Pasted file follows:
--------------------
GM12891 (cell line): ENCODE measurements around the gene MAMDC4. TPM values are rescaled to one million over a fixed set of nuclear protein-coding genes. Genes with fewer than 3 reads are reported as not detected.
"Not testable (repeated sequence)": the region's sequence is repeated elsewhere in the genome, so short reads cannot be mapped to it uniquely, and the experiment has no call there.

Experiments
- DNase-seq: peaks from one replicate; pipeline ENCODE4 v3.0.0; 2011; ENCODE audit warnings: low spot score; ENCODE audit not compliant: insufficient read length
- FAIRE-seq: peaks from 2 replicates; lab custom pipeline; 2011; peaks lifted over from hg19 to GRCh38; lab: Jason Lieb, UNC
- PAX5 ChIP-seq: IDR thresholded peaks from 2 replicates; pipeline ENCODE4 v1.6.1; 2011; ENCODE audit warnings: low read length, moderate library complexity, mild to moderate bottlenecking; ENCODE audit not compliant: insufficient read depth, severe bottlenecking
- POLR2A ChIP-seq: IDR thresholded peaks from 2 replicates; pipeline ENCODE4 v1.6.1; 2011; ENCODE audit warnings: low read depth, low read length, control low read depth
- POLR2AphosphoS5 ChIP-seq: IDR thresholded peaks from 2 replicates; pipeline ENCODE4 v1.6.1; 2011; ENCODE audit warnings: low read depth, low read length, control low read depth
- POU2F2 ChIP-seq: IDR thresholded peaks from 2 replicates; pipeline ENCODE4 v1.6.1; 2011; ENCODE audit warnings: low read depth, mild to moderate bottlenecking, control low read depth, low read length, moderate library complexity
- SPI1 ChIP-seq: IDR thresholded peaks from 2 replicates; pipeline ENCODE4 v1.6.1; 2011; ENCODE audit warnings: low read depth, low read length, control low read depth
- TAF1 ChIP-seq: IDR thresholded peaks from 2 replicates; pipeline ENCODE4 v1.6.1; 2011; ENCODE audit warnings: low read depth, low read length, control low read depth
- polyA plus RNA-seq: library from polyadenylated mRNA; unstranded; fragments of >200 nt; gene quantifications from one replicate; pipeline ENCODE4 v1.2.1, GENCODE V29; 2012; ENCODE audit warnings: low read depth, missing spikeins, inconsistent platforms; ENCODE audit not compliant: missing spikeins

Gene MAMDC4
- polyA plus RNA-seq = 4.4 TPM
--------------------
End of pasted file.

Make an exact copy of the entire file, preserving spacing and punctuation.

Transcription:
GM12891 (cell line): ENCODE measurements around the gene MAMDC4. TPM values are rescaled to one million over a fixed set of nuclear protein-coding genes. Genes with fewer than 3 reads are reported as not detected.
"Not testable (repeated sequence)": the region's sequence is repeated elsewhere in the genome, so short reads cannot be mapped to it uniquely, and the experiment has no call there.

Experiments
- DNase-seq: peaks from one replicate; pipeline ENCODE4 v3.0.0; 2011; ENCODE audit warnings: low spot score; ENCODE audit not compliant: insufficient read length
- FAIRE-seq: peaks from 2 replicates; lab custom pipeline; 2011; peaks lifted over from hg19 to GRCh38; lab: Jason Lieb, UNC
- PAX5 ChIP-seq: IDR thresholded peaks from 2 replicates; pipeline ENCODE4 v1.6.1; 2011; ENCODE audit warnings: low read length, moderate library complexity, mild to moderate bottlenecking; ENCODE audit not compliant: insufficient read depth, severe bottlenecking
- POLR2A ChIP-seq: IDR thresholded peaks from 2 replicates; pipeline ENCODE4 v1.6.1; 2011; ENCODE audit warnings: low read depth, low read length, control low read depth
- POLR2AphosphoS5 ChIP-seq: IDR thresholded peaks from 2 replicates; pipeline ENCODE4 v1.6.1; 2011; ENCODE audit warnings: low read depth, low read length, control low read depth
- POU2F2 ChIP-seq: IDR thresholded peaks from 2 replicates; pipeline ENCODE4 v1.6.1; 2011; ENCODE audit warnings: low read depth, mild to moderate bottlenecking, control low read depth, low read length, moderate library complexity
- SPI1 ChIP-seq: IDR thresholded peaks from 2 replicates; pipeline ENCODE4 v1.6.1; 2011; ENCODE audit warnings: low read depth, low read length, control low read depth
- TAF1 ChIP-seq: IDR thresholded peaks from 2 replicates; pipeline ENCODE4 v1.6.1; 2011; ENCODE audit warnings: low read depth, low read length, control low read depth
- polyA plus RNA-seq: library from polyadenylated mRNA; unstranded; fragments of >200 nt; gene quantifications from one replicate; pipeline ENCODE4 v1.2.1, GENCODE V29; 2012; ENCODE audit warnings: low read depth, missing spikeins, inconsistent platforms; ENCODE audit not compliant: missing spikeins

Gene MAMDC4
- polyA plus RNA-seq = 4.4 TPM